Parliamentary election has not changed spectrum of political forces in Moldova

The last Sunday's early parliamentary election in Moldova has not practically changed the layout of political forces in the republic, judging by the results of the processing of 90% ballot-papers.
INFOTAG, 29 November 2010, 9:27

According to the Central Election Commission data as at 0600 hrs on Monday, the Moldovan Communist Party continues to maintain lead in the number of votes received, 41.2%, but will not have a majority of mandates in the new forum.

The Premier Vladimir Filat's Liberal Democratic Party has received 28.1%, the Democratic Party led by Marian Lupu - 13.3%, and the Liberal Party headed by Acting President Mihai Ghimpu - 8.6%.

All the rest 16 political parties and movements have failed to clear the 4% electoral barrier. Of them, the parliamentary Moldova Noastră Alliance has polled 2.2%, two more parties - slightly over 1% each, and the rest organizations and all of the 19 independent candidates received less than 1%.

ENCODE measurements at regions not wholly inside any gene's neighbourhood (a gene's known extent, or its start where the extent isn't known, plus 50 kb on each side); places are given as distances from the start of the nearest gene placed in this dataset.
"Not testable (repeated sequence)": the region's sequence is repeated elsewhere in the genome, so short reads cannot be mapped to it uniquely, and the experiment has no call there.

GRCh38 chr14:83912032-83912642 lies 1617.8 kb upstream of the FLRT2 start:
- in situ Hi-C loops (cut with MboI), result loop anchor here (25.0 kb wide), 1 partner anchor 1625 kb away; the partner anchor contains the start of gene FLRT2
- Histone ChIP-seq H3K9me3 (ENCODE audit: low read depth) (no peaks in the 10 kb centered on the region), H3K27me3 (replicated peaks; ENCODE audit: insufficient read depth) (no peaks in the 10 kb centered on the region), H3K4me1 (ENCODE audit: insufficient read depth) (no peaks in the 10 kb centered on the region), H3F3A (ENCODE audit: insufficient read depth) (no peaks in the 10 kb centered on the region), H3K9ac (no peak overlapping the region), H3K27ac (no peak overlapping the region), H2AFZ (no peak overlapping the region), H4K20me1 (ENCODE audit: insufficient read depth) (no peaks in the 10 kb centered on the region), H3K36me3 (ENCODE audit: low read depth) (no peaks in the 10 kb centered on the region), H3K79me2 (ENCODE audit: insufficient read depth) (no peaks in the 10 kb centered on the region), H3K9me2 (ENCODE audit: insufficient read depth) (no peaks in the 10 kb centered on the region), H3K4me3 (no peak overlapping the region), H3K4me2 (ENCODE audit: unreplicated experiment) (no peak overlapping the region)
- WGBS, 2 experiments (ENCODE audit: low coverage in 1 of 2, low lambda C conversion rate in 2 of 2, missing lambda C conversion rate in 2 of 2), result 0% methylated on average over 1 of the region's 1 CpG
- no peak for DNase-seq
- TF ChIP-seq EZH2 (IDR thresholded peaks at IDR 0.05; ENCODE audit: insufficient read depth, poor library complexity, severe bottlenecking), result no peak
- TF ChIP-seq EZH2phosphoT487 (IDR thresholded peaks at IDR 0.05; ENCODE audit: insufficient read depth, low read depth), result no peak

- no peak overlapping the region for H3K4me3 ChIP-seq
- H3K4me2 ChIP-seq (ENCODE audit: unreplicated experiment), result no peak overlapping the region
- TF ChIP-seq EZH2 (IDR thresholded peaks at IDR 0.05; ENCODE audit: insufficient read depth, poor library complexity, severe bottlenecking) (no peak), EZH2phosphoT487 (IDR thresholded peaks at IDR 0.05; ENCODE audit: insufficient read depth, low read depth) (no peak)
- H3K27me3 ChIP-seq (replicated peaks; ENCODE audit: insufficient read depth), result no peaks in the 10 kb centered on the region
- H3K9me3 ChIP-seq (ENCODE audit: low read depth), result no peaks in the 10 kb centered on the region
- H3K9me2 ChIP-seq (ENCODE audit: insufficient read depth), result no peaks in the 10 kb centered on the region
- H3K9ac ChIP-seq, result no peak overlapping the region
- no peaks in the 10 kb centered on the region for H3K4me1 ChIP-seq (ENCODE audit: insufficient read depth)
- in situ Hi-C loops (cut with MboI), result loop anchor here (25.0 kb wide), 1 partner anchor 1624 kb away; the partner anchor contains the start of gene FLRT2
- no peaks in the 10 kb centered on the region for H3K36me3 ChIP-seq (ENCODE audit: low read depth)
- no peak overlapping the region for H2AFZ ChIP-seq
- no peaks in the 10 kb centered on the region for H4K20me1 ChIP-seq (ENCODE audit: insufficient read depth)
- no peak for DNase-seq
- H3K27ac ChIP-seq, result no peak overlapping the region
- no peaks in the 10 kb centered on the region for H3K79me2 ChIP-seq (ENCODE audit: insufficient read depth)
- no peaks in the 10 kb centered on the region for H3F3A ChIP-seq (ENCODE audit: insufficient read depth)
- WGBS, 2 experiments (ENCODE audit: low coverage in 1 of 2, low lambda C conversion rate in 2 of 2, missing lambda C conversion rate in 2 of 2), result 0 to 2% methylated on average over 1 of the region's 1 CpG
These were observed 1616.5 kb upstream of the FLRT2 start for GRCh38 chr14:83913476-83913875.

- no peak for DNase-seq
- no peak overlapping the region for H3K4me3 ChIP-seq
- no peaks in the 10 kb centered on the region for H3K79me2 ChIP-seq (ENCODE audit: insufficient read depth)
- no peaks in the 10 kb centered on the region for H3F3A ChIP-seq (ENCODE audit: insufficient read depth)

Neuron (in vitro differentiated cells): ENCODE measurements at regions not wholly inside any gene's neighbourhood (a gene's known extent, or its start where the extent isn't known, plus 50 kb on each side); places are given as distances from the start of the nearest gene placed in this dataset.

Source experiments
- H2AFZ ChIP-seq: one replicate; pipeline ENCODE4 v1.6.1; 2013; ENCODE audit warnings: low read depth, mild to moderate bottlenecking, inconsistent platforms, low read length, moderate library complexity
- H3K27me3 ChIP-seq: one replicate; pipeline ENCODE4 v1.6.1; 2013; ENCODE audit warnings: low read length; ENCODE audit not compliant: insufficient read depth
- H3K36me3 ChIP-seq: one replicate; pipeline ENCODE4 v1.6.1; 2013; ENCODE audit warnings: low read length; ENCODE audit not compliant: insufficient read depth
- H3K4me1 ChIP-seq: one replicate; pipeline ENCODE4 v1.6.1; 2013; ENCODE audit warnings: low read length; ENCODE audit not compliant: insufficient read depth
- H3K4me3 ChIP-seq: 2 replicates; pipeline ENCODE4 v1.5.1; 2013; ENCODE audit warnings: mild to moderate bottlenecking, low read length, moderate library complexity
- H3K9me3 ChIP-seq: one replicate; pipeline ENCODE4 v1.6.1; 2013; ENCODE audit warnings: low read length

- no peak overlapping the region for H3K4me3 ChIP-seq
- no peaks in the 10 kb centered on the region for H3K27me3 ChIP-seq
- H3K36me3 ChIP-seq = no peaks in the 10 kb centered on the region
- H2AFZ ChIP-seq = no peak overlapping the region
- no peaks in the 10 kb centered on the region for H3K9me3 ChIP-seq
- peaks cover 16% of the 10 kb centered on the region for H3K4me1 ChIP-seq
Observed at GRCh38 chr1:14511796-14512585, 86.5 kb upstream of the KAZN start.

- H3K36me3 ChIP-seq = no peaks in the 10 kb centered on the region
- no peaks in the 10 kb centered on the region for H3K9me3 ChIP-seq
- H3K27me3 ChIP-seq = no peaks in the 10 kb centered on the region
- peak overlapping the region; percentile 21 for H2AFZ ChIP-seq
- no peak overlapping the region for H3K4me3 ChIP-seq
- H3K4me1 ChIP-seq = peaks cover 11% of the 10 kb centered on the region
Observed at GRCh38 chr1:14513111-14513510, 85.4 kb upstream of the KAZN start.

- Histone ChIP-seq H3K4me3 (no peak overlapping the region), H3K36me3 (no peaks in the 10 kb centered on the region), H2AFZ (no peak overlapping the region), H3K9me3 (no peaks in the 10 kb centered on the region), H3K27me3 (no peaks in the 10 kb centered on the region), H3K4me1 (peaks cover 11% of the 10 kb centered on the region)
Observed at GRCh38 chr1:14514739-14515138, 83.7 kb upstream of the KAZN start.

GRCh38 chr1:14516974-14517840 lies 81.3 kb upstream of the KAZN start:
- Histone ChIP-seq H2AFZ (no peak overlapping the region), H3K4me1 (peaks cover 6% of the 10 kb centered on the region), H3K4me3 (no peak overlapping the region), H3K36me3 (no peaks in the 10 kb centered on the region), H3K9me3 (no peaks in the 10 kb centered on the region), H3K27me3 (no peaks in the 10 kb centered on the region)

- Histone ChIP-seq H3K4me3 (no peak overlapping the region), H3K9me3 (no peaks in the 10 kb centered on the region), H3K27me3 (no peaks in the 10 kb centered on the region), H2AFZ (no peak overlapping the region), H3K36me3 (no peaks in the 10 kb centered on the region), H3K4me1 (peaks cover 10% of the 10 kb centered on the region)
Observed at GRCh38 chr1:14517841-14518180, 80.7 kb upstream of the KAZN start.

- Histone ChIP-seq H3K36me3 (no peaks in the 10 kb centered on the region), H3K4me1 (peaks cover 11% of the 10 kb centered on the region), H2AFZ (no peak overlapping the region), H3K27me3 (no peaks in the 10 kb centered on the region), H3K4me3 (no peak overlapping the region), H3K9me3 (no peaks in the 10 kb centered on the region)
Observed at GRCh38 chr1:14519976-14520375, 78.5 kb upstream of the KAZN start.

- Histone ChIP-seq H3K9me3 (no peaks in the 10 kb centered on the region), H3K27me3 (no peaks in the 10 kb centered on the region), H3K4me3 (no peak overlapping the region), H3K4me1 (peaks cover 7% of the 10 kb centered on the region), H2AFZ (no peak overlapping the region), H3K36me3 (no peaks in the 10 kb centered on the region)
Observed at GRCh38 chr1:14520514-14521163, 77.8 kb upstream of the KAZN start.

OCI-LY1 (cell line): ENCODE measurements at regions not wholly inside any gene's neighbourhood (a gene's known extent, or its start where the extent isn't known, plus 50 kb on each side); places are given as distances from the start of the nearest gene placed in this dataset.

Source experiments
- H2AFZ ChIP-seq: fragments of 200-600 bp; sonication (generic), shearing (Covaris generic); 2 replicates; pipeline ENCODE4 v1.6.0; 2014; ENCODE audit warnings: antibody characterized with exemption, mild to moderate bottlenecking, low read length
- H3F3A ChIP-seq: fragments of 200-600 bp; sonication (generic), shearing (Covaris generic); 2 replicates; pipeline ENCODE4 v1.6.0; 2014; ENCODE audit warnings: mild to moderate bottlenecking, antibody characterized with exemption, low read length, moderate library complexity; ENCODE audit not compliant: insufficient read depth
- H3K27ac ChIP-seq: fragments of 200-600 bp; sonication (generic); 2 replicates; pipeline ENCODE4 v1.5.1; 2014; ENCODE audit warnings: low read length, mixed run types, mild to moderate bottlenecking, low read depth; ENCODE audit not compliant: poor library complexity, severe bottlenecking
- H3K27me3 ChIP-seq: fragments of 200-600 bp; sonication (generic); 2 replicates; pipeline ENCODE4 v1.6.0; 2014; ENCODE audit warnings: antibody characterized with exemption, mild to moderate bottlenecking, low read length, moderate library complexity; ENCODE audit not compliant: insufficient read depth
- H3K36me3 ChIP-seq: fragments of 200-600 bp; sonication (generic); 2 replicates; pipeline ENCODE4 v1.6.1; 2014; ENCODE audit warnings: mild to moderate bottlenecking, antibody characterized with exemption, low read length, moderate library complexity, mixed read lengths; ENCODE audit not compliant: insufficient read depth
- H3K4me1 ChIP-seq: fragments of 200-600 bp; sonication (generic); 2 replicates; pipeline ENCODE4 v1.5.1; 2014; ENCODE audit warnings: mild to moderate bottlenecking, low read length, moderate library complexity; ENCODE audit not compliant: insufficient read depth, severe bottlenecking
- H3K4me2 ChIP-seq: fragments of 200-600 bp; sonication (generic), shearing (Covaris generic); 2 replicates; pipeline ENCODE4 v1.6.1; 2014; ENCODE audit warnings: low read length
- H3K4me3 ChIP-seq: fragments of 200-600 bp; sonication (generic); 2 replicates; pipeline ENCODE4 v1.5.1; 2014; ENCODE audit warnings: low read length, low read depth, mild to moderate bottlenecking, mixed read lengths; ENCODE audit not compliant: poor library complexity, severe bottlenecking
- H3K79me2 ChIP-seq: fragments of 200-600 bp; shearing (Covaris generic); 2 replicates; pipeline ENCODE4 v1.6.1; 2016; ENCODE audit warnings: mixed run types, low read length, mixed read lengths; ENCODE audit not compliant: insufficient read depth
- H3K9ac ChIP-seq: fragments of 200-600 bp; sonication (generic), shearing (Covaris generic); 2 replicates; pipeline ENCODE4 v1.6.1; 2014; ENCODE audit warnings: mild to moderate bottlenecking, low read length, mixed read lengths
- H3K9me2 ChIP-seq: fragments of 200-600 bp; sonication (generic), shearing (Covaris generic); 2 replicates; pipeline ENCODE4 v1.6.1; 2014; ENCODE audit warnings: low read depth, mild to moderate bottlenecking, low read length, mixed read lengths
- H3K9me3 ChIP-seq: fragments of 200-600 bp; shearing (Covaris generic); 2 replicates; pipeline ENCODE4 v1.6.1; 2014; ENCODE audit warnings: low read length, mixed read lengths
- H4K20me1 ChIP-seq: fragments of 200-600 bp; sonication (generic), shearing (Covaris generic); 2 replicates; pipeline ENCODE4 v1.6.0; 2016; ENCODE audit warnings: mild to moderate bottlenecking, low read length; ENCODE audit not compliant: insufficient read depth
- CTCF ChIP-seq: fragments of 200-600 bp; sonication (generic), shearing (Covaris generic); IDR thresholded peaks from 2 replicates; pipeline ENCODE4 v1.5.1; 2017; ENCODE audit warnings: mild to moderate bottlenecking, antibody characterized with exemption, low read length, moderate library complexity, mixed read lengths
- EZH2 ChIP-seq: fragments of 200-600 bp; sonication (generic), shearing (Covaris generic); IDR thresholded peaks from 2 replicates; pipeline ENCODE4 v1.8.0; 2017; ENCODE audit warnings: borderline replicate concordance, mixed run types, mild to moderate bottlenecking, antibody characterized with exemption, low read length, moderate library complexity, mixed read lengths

So, the proportion of political forces in parliament is going to be very similar to the one that existed before the elections, when the Communists had 43 mandates (initially, after the July 29, 2009 elections - 48) and the rest 4 parties that had united into the governing Alliance for European Integration - 53 mandates.

Now, the Communists may receive 44-45 mandates, the remaining 3 parties of the previous AEI - 55-56 mandates (32+16+12, respectively).

Some experts are not ruling out completely the possibility that the Democratic Party may eventually form a coalition with the Communist Party. This possibility seems more realistic if the duet comes to have 61 mandates - the minimum strength required for electing president of the republic. So far, however, there exists a fairly high probability that they will get only 60. In the run-up to the elections, DP leaders stated their party door remains open to a dialog with all parties. Last night, however, the same leaders made it clear that there shall be no coalition with the Communists.

In case the AEI is preserved by the remaining 3-of-4 parties, the majority Alliance will be strong enough to form a Government and state power organs, but not enough to elect a president.

There may yet be some changes in figures because the CEC has not yet processed all results at home and voting results in foreign countries (75 polling stations), but the general picture will hardly change by more than 1-2%.

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